This was one of the most exciting activities I have ever had the pleasure to participate in. The day began at 5am as I reported to the precinct’s voting location with six other election officers. We all arrived with bags of snacks and drinks for the day since we were not to leave until the polls had closed.  Three of those officers were veterans who had worked the last 3-6 elections in similar capacities.

The day began as we entered the Freedom High School performing arts auditorium were we found a cart that the county elections office had delivered. One of the items covered in the training session I attended was a detailed description of this cart to know where exactly everything was on the cart, and how we were to re-pack the cart at the end of the day.

The tactical operation of this election, like most is all about traffic flow and through-put. The mechanics of how to verify voters were casting votes in the correct precinct, the formal collection of ballot, and how to tally the votes were very well documented and described in detail. What we had to figure out in the morning was how to place the mechanical operations in the auditorium that allow adequate lines to form, while providing each voter the privacy they are entitled to.

The day was long and tiring, but as it ended it got very exciting. The precinct I worked at had more than 1,200 voters cast ballots. Having cast ballots in past elections in both electronic and paper form, I thought I knew what these voting machines did. And, I suppose I did, but I didn’t have a very good appreciation for how they did it. For example, the paper ballots were scanned and collected in a large locked container. With other election officials present and observing, I got to pass the ENDER CARD through the scanner. When this paper is scanned, it stops the collection of ballots going forward.

The next step was to run several reports from the scanner that were generated on ticker tape (like from an old adding machine). These reports summarized all of the ballots that were cast and at the bottom of each report was lines for each presiding election official to sign and attest to. This was something that I simply never thought about.

I felt privileged to see what happens next: how the totals on each report are called into the county election office where they are aggregated into the county report, before being further relayed to the state level. Each of the election summary reports, and all of the ballots were signed and sealed for delivery to the county elections office. From what I could tell, the purpose of calling to tell the county office what we recorded is to speed up the tabulation and delivery of the results. I have a whole new appreciation for those screen scrolls on the TV on election night as votes are collected.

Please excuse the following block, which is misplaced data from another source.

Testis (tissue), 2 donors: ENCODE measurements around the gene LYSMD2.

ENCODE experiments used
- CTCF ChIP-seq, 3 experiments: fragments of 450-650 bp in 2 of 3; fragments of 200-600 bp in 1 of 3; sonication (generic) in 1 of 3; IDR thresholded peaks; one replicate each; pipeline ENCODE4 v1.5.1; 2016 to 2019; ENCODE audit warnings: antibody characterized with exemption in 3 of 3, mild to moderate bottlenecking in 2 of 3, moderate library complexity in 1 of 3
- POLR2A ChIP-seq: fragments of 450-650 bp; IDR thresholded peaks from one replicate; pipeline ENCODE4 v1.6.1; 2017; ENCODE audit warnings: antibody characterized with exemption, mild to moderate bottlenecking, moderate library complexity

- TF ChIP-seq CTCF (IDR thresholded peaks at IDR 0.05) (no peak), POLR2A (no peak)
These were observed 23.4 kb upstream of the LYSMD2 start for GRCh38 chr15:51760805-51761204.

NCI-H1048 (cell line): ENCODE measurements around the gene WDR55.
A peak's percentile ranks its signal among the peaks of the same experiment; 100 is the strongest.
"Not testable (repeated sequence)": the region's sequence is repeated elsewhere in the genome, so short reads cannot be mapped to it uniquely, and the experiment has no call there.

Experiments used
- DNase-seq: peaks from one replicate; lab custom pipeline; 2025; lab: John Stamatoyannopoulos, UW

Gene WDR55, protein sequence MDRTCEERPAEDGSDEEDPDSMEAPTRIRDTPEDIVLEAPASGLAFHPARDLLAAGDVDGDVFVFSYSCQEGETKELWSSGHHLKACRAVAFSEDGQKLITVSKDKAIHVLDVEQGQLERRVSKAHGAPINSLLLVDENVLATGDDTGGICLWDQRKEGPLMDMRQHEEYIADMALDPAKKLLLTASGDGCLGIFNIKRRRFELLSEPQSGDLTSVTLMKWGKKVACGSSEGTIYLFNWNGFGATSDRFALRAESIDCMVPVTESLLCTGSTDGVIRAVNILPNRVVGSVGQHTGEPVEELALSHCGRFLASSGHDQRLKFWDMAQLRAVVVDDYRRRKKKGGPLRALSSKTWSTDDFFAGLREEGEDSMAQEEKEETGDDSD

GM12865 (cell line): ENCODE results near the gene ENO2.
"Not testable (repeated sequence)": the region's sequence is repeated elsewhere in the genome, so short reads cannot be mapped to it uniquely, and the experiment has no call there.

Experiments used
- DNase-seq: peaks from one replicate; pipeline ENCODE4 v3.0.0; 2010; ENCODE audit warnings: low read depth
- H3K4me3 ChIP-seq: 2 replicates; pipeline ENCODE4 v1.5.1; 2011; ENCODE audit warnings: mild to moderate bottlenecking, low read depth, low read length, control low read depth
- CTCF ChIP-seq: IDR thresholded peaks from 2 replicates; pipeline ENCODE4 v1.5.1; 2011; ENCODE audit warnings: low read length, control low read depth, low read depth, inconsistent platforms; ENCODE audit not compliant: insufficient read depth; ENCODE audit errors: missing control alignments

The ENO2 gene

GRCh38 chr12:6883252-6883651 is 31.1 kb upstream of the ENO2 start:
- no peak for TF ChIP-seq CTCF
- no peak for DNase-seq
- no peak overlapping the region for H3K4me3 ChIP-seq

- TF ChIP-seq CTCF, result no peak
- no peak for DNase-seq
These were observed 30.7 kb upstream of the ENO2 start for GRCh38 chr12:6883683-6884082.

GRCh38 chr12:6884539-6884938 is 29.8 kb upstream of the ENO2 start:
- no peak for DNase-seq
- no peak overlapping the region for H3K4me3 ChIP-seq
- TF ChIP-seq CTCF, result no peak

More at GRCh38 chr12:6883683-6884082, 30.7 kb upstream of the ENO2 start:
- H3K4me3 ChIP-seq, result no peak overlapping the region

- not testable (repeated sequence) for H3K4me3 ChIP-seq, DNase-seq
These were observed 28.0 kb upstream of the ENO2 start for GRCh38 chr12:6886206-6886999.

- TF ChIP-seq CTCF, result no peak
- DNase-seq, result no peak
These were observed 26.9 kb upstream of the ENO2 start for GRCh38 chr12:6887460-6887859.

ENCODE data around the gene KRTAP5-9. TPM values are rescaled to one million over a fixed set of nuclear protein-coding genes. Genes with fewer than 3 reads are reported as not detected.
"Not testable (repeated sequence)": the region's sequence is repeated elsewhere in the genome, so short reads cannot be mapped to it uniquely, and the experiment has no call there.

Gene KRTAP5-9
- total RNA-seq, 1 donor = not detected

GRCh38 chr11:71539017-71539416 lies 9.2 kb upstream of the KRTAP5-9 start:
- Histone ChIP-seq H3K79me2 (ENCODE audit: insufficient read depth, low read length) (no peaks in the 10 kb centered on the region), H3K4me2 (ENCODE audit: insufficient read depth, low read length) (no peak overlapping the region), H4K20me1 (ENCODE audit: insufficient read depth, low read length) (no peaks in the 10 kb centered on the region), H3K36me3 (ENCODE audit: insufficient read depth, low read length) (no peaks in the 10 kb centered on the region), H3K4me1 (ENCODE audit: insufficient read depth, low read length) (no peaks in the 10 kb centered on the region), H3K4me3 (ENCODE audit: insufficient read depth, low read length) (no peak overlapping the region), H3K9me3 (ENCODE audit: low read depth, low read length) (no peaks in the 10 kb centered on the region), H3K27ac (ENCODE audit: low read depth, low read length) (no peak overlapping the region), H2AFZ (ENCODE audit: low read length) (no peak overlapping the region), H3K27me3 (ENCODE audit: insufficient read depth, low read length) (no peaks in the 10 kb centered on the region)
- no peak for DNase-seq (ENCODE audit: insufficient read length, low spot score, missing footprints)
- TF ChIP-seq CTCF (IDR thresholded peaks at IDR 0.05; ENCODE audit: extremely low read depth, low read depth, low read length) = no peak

By the time I got home, I was mentally and physically exhausted. Being an officer of election is hard work, but it is very fulfilling and I highly recommend doing it to anyone who has the opportunity.

Sunday, November 6, 2011

Hyundai’s and Hokies?

Hyundai is in the midst of a major campaign ad in the US that is targeting college sports fans.  We have seen a few ads from them that made us smile or laugh as college sports traditions were incorporated into people’s interaction's with their Hyundai vehicles.

Below is one of these ads that we both absolutely love.  This ad incorporates a Virginia Tech tradition where football players touch a “Hokie Stone” as they enter the stadium.  Neither I nor Barbie are big VT fans, but we still love this commercial for one reason…the last member of the family to touch the stone in the house.  Enjoy:

Wednesday, November 2, 2011

Capturing Celestial Imagery

Last month I posted a picture of the moon that we took with Barbie’s birthday present and our DSLR camera.  A few people have asked how we were able to get the camera to capture an image from the telescope, so I thought I would just show you what the fully assembled rig looks like.

This telescope has a navigation keypad that will not only locate or identify objects in the sky, but it will also track items as the move through the sky.  This movement is critical to our ability to take pictures since everything in the sky is actually moving.  Without the ability to move the telescope at the same rate as the object we are trying to photograph, the image would be very blurry.

To reduce the amount of vibration in the camera, we have a remote shutter button attached.  Without it, the camera would shake the telescope when the shutter button on the camera body is pushed.